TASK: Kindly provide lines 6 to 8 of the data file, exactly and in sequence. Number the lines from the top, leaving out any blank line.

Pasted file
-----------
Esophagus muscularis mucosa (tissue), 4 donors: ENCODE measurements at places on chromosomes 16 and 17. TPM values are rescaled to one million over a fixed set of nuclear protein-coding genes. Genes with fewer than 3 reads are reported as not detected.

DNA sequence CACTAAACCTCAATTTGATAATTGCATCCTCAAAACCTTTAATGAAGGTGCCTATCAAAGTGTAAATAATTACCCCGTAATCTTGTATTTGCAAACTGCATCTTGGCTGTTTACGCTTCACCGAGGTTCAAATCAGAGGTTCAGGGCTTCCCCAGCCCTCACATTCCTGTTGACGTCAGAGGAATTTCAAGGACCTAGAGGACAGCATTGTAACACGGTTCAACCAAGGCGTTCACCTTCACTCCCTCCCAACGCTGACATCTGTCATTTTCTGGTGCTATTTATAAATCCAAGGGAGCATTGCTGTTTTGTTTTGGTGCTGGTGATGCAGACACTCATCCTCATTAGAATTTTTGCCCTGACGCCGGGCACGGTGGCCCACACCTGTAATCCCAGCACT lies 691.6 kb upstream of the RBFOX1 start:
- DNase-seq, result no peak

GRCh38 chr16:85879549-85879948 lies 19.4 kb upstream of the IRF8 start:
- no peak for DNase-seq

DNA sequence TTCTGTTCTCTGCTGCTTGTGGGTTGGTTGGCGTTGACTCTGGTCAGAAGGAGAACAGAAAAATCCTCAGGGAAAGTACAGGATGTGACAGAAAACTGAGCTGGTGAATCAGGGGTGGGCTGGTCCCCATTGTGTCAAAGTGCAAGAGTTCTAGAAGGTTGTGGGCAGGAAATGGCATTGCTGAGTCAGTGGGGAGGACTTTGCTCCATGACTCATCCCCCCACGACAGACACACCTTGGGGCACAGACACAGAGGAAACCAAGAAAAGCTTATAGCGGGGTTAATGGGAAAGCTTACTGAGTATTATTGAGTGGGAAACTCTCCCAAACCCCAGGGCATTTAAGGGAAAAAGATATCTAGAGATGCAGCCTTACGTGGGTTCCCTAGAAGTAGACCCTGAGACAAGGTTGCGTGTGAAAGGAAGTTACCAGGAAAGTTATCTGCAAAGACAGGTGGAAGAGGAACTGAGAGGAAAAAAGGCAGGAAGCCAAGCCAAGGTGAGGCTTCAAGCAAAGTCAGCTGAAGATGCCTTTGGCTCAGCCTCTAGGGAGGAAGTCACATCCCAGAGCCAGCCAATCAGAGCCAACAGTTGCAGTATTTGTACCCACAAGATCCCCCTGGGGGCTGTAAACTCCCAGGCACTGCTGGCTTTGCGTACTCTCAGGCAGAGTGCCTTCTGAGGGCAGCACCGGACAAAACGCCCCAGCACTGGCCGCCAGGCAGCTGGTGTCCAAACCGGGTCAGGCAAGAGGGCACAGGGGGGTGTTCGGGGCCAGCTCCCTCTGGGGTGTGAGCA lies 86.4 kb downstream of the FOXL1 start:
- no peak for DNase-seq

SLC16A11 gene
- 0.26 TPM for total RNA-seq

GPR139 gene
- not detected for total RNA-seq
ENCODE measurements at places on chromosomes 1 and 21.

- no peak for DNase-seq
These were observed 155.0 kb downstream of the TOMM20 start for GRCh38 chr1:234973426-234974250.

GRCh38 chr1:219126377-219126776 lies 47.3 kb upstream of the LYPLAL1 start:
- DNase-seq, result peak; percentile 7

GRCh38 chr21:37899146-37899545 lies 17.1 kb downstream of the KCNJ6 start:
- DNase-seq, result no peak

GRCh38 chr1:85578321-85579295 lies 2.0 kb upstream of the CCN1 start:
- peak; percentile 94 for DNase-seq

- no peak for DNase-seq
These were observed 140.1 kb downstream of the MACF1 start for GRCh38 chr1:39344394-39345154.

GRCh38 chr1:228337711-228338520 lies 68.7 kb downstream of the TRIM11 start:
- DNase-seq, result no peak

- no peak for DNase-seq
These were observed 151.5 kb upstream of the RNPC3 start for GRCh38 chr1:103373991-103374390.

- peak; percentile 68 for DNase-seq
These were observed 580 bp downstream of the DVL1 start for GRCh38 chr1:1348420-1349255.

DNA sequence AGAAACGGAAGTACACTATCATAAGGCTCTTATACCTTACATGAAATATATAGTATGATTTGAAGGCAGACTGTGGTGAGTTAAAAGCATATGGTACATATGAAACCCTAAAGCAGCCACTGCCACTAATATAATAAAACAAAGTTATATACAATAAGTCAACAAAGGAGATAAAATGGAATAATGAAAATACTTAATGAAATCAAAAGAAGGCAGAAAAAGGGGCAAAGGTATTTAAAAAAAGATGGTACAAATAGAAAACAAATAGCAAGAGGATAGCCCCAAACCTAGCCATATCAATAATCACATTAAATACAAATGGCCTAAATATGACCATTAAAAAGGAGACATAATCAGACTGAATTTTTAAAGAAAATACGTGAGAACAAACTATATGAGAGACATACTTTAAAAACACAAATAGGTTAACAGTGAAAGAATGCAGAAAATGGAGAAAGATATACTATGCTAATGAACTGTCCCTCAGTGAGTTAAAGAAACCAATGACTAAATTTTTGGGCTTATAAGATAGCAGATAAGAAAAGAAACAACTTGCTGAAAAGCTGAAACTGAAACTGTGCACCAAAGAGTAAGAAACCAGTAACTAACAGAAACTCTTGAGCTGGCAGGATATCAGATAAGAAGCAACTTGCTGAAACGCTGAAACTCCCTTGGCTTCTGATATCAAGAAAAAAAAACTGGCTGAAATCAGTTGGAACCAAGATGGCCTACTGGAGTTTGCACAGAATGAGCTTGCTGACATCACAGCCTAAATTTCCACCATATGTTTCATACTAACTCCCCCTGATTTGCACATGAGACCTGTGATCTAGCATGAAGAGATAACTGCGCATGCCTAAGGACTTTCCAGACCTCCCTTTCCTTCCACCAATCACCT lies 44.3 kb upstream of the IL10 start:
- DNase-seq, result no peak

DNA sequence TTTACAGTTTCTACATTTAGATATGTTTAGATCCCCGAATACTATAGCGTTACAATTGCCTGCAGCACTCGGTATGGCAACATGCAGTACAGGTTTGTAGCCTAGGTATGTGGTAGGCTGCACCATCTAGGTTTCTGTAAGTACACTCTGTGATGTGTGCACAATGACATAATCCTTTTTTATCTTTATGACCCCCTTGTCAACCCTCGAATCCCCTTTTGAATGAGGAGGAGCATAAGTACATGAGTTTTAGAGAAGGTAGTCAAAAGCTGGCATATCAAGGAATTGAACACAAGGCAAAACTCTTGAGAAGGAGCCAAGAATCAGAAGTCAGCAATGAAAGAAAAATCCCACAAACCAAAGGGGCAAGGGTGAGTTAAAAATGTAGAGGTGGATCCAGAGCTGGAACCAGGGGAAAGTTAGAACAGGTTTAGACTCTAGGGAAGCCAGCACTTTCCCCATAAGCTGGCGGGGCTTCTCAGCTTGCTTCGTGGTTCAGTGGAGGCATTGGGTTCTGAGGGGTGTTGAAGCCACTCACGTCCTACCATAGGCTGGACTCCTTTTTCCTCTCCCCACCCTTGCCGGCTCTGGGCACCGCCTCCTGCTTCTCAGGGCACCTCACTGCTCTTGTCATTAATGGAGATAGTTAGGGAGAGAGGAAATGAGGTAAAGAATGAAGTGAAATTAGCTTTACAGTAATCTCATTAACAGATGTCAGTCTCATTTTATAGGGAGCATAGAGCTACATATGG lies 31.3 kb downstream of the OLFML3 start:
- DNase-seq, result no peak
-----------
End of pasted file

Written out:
DNA sequence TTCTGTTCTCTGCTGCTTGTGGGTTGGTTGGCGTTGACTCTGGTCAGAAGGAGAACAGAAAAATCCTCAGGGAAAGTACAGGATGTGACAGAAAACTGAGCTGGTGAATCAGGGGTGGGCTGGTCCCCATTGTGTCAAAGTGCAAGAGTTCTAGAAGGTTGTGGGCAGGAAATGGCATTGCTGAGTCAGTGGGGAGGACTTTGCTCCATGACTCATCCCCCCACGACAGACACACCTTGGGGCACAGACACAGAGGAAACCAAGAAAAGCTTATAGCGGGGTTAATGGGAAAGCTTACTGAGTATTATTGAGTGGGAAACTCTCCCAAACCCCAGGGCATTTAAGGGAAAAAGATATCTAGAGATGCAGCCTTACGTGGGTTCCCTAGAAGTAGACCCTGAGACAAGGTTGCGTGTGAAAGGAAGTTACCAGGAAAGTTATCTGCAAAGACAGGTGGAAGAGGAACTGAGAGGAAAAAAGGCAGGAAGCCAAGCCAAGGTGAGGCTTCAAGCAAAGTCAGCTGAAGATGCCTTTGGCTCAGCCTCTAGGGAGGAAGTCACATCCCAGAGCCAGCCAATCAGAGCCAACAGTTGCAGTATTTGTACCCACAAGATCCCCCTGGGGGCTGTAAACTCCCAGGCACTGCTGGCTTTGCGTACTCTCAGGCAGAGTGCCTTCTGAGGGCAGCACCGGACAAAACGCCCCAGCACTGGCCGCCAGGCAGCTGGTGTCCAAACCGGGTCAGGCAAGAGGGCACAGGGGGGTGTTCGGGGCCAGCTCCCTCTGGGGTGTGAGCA lies 86.4 kb downstream of the FOXL1 start:
- no peak for DNase-seq

SLC16A11 gene